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  • Writer's pictureDoug Weiss

Staying in Touch

A while back I wrote about digital addiction, the increasing engagement we seem to have with digital devices, smartphones, tablets, fitness trackers and voice assistants like Alexa and Google Assistant. But lest you think I am off on a rant about technology or I have turned into a modern-day luddite, I own and use most of these devices. My concern in an earlier post and one I want to take up today is the degree to which these tools that are so undeniably useful have become a focus for our attention, often to the exclusion of other people and things.

So maybe you have done this or had it happen, I know I have. You are sitting at a restaurant with your friends, spouse or partner and someone pulls out their phone and thumbs through their texts or emails, maybe it’s you. Perhaps you are with another person –at home, at a party, in a social setting and they proceed to ignore you while they consult their device. I am embarrassed to say I have done this too. Is this really so bad? In a word, yes.

It isn’t just that we are treating those around us as if they are less important and deserving of our attention as these inanimate objects. That alone, when you spell it out, as I just did, should cause us to question what we are doing. The greater betrayal is that we have become dependent on these tools to feel connected, when all along the people we want to connect with may be right in front of us. I know that there have been times when I have felt a bit like I am in competition with a device for the attention of someone I want to be with. Have you?

Let me expand the frame a bit. In Life, Love and Internet Dating, I wrote about a short story by Tolstoy called the Three Questions. In brief, it is about a young prince who desires to know how he can tell who the most important people are, what the most important time is, and what is the most important thing to do. Wise men from all over the kingdom offer their views but it is clear none of their answers ring true with the Prince. Finally, he summons a poor peasant known to be very old and very wise and he learns the answers to his questions: The most important person he is told, is the one you are with at the moment; the most important time is now, this instant. Tomorrow has not come yet, and the past cannot be reclaimed. Finally, the most important thing to do, he learns, is to give your undivided attention to the one you are with.

Think about it, wouldn’t all our relationships, as couples, in our life and our work, be improved if we were truly dialed in, so to speak, with those we are with? I plead mea culpa, I am guilty as charged of having forgotten this lesson. But there is an even greater lesson in Tolstoy’s story and that has to do with our relationship with that higher being, God.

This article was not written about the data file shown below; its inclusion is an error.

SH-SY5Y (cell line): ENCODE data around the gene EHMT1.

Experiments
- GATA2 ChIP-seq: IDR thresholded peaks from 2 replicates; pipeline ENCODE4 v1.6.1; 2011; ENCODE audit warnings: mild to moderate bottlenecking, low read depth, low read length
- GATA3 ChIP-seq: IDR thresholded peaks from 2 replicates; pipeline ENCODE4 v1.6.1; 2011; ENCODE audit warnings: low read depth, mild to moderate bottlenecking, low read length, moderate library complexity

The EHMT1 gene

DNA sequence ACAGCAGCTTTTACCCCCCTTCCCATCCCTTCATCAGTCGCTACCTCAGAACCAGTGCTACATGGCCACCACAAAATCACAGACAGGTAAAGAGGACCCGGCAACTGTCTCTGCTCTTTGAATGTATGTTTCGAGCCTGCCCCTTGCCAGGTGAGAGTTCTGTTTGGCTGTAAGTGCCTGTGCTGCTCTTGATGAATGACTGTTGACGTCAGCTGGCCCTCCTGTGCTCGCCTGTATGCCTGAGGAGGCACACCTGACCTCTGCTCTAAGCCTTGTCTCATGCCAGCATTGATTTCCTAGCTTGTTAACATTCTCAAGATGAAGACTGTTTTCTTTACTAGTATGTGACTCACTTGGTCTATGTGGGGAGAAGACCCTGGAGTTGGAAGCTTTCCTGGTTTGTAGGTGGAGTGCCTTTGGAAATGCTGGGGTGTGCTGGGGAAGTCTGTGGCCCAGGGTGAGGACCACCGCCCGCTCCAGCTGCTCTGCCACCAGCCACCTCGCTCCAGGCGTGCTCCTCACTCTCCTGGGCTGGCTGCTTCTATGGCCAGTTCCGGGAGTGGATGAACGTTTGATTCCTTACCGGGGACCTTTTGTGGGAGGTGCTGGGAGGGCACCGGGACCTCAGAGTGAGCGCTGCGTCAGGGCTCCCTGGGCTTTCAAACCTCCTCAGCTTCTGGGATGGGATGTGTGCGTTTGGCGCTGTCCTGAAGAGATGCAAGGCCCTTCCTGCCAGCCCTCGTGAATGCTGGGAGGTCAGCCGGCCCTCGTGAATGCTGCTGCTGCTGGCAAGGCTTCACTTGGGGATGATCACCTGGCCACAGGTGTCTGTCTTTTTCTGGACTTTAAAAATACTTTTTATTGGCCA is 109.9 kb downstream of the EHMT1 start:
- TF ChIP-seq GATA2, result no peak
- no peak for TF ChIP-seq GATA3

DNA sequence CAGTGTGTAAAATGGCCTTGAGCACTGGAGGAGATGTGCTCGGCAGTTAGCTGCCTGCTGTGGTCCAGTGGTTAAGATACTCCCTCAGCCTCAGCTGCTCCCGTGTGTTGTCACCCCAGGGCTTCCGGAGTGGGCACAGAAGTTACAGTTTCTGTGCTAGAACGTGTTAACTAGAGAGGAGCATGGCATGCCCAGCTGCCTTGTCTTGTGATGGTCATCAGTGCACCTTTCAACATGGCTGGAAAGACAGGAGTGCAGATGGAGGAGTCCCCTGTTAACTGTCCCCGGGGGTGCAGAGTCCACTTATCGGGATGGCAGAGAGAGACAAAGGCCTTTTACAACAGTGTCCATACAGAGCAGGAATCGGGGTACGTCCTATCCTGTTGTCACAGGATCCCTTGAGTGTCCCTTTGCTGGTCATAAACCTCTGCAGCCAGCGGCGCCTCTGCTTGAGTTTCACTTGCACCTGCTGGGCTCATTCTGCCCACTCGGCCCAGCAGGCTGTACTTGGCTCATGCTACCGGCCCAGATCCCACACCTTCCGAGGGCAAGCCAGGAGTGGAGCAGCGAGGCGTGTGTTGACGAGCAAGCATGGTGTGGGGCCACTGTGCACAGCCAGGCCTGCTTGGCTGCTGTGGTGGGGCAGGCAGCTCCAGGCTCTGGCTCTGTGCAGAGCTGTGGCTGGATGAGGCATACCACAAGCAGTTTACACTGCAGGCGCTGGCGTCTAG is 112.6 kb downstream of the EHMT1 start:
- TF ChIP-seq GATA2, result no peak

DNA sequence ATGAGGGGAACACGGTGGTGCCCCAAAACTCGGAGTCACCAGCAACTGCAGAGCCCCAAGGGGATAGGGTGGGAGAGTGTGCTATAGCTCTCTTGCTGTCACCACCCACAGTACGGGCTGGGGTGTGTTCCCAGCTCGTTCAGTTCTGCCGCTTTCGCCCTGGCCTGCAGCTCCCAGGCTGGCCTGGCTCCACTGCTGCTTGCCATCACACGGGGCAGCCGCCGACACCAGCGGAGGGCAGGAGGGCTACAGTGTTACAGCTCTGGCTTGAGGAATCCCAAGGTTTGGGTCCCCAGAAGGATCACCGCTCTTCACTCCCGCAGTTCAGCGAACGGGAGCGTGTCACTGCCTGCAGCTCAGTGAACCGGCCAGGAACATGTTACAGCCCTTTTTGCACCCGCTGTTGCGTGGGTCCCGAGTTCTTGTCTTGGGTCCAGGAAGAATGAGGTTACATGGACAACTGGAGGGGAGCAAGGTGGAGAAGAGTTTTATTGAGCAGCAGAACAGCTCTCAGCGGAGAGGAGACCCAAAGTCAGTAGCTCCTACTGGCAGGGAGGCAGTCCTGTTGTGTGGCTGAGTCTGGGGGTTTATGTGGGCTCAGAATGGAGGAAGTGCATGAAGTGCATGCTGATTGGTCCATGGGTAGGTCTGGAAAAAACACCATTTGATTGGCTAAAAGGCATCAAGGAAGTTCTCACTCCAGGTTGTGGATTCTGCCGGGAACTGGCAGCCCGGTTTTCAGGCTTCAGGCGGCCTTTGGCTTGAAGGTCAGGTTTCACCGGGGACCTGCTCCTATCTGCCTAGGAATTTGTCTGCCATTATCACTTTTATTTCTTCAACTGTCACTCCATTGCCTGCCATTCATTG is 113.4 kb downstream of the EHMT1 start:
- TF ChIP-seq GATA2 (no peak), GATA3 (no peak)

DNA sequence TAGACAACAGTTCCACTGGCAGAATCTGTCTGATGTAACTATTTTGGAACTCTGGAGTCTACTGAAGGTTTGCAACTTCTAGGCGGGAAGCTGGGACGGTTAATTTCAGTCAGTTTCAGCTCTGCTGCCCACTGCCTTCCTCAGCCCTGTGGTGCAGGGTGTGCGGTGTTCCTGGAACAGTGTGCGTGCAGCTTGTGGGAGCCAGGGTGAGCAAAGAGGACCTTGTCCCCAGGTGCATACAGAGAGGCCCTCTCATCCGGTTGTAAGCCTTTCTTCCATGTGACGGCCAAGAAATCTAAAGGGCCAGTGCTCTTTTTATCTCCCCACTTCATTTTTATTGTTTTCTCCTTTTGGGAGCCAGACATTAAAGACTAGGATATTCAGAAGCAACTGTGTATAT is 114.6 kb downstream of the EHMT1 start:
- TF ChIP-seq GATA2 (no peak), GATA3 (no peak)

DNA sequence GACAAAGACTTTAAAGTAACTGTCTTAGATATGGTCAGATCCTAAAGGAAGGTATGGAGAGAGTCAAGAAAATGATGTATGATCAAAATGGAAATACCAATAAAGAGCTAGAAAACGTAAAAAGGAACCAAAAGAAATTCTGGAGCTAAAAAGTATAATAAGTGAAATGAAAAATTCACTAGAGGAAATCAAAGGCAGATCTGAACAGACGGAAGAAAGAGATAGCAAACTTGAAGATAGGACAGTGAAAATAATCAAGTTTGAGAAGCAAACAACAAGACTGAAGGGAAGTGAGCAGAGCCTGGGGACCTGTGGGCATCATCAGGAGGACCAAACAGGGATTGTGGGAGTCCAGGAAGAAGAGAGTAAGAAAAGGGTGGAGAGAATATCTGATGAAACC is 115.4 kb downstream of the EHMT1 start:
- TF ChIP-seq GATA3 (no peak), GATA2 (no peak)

For those of us who claim to have a relationship with this being, how can we be in the moment with him? I have written before that I often talk with God in the car while on my way someplace. Other times I am working in the yard, walking on the beach or in the park, or doing nothing. Well not exactly nothing. I am doing something tremendously important but it may not look that way to an observer. God does not require a designated place such as church, or a designated moment in time, such as before meals, for us to talk with him. I had a friend who used to have a beer with God. Yes, he did precisely that; sat on his deck with a long neck and had a nice chat with his maker. It seemed perfectly reasonable to him, and it does to me to talk with God anytime and anywhere. He doesn’t need an invitation, he is dialed in to us all of the time. This staying in touch is about more than honoring him, it is about placing our trust and confidence in him to listen to our cares and concerns, and to respond—in his way and in his time to what is on our hearts. Sometimes he responds immediately, other times when it is ripe, but I always feel better after we have had our talk.

If you are reading this post you probably have some faith or you would have given up on me a long time ago. But perhaps it isn’t as fulfilling as you’d like or maybe you question if God really does listen. You are not alone in asking that question. This relationship stuff isn’t easy. It takes time, good listening skills as well as honest expression. But sometimes we treat God as if he were a stage magician, and expect instant responses and miracles delivered with a flourish. We are after all only human and conditioned by our experience to want what we want and to want it now. Patience is not our long suit.

Maybe that is why we feel the need to be in touch all of the time through our phones and devices. We are waiting impatiently for something to happen, hopefully something good. At the least we want to know what is happening to others, friends, loved ones, or even random strangers. Our need to be in the moment with all of them –our need to be connected in the now, is filling a void that only quiet contemplation and a nice long conversation can truly satisfy. So, the next time you are tempted to pick up that digital device just because there is an unfilled moment—try something else. Talk and listen to the one you are with, and if you aren’t with someone, think about talking to God, he is a good listener.

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